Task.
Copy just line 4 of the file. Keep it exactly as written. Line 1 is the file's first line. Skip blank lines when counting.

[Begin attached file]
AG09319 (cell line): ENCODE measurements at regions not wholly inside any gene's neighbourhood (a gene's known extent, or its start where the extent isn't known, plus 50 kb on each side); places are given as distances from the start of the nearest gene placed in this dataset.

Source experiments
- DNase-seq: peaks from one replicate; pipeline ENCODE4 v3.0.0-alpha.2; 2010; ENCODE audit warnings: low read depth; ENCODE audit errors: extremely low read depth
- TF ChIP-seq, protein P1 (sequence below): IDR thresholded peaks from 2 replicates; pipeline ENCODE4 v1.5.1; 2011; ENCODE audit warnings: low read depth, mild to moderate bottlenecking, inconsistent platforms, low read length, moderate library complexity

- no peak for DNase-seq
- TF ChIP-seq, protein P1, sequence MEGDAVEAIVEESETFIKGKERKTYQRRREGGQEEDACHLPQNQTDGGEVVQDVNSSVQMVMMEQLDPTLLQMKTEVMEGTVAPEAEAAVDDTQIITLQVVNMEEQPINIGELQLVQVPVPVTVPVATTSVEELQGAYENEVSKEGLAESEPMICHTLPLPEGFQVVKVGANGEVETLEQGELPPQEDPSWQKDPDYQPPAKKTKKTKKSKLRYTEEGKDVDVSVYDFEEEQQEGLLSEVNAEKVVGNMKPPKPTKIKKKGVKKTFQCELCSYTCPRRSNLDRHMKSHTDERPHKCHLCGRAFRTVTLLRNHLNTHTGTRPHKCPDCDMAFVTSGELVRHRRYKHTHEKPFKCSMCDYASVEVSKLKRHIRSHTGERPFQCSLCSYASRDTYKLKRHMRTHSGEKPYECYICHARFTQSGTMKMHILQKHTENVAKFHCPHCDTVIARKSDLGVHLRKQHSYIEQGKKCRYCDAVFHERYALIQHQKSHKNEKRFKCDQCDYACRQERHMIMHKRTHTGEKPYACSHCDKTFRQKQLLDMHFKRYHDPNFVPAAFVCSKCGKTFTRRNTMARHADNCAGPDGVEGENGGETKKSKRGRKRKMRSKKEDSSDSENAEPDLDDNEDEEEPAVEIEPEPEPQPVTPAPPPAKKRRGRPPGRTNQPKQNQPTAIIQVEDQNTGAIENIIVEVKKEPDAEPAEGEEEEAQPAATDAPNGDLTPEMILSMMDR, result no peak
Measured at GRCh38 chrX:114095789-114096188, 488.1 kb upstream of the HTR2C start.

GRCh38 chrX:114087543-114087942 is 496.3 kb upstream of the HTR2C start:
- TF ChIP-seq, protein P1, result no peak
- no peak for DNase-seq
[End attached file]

- TF ChIP-seq, protein P1 (sequence below): IDR thresholded peaks from 2 replicates; pipeline ENCODE4 v1.5.1; 2011; ENCODE audit warnings: low read depth, mild to moderate bottlenecking, inconsistent platforms, low read length, moderate library complexity